On evacuating for a tsunami

I have a friend who used to have disasters follow her or precede her when she travelled. Not your garden variety ones either. We’re talking a typhoon there, a bombing here, etc. Travelling the way we do, our idea of adventure may be a little skewed – all my friends admit that. So, when I heard there was a tsunami warning and then evacuation, fear wasn’t the paramount feeling. Let me start from the beginning.

We were out at a Hallowe’en pa’ina (party/gathering) put on by the local radio station when the concert was interrupted to announce that there had been an earthquake off the west coast of Canada and a tsunami could be headed to Hawaii, but so far, it was just a “watch”; the lowest of the warnings. No biggie…keep drinking my milkshake. Then after one song, they came back up to say it had been upgraded to a warning and they would close down the show so that everyone could go home. Allright. Interesting, but as we were staying across the road, this was also not a big deal. As well, the shopping mall where we were was the evacuation point, so we would have come there anyway.

Travel tip #44: even when travelling for a total escape from it all, it pays to be aware of the local disaster routines – even if all you do is check what the emergency number to call (it’s NOT 911 in all areas of the world)

Eventually, we decided we should go home to at least listen to the news….and pack a bag, just in case. After frantically (slightly) trying the TV, the radio (couldn’t get the shortwave channels) and the internet (wow, heavy traffic that night), we figured out that the Warning meant that certain coastal areas had to evacuate (no, not all of the island is considered coastal). The areas were marked in the phone book.  Wait. No phone book. Drat! Back to the internet…..we finally figured out that we were in an evacuation area…just. The intersection less than 20 feet away from the entrance to the resort was the edge of the evacuation area.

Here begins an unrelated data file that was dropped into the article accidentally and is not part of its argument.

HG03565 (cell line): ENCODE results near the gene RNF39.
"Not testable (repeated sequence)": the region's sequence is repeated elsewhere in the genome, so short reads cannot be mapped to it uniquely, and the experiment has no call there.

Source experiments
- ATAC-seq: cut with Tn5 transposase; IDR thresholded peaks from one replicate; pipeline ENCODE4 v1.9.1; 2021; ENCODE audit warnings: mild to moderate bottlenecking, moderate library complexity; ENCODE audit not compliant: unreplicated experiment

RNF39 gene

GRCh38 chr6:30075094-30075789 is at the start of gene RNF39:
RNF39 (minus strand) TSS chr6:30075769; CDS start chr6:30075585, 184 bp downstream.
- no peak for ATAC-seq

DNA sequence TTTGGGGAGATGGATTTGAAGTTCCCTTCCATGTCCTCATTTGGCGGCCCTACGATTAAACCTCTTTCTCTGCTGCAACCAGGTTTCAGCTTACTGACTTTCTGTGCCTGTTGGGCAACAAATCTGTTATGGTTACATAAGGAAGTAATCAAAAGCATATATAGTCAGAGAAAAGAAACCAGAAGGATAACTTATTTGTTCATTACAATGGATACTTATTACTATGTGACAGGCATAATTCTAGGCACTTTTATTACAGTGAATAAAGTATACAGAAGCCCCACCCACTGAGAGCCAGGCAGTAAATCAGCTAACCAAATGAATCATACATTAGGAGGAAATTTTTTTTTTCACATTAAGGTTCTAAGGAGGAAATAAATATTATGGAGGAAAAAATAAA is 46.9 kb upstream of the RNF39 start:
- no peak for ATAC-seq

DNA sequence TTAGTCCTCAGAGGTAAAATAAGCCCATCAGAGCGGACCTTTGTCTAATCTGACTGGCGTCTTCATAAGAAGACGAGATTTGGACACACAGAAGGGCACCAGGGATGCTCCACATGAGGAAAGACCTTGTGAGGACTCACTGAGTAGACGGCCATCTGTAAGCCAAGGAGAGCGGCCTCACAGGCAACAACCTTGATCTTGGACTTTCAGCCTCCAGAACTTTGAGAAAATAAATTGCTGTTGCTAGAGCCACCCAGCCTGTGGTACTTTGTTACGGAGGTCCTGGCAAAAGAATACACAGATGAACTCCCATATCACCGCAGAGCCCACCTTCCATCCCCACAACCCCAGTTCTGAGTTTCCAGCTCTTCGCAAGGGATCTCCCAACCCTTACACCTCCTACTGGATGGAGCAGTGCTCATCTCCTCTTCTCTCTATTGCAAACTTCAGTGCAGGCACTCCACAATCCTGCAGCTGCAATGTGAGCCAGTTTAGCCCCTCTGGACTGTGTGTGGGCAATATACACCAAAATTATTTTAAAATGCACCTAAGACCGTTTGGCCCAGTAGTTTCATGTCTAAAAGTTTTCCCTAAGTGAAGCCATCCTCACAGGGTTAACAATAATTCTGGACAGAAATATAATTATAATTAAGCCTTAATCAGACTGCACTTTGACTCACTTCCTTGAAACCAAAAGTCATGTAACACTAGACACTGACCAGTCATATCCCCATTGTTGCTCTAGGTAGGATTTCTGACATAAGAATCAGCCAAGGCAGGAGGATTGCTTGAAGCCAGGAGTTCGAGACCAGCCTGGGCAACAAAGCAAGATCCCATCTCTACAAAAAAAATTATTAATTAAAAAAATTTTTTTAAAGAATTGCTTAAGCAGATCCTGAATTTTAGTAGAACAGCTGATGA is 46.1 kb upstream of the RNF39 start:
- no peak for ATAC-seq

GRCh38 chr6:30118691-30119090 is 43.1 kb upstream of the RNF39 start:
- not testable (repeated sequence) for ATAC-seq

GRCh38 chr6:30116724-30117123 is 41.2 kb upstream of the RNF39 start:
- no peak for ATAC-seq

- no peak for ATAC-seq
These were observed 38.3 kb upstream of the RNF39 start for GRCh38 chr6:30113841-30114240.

Travel tip #45: always know where your essentials are – passport, ID, medicines

My uncle and I wanted to go take pictures. My aunt wanted us out of there. My other uncle was already packed. We ended up back at the evacuation point, but this time with a car and food and drink and entertainment.

Evacuation tip #1: bring pillows if you have a chance

In the long hours ahead of us, we discovered that the supermarket was kept open, the movie theatres were open, the bathrooms were open and the pharmacy was closed. Also that some cars make really funny overheating noises when they are left running just to hear the radio and maybe for a bit of air conditioning and that some people play their radios much too loudly for a crowded parking lot.

Evacuation tip #6: don’t be a nuisance to those evacuating around you – you may be stuck with them for awhile

There were people trying to read by the flourescent light of the outdoor shopping mall and people trying to sleep laid out on the grassy bits between parking spaces. Others gathered around tailgates to exchange news and share a beer. And lots of people trying to find electrical outlets to charge their computers and ipads. But mostly, it was about waiting patiently as the reports came in from the tsunami warning centre in the Pacific and official government announcements. Thankfully, this tsunami was much lower than expected and there was very little damage. Everyone filed out of the parking lot and went home for a good night’s sleep.

Evacuation tip #10: don’t sweat it. Patience is essential when waiting together.


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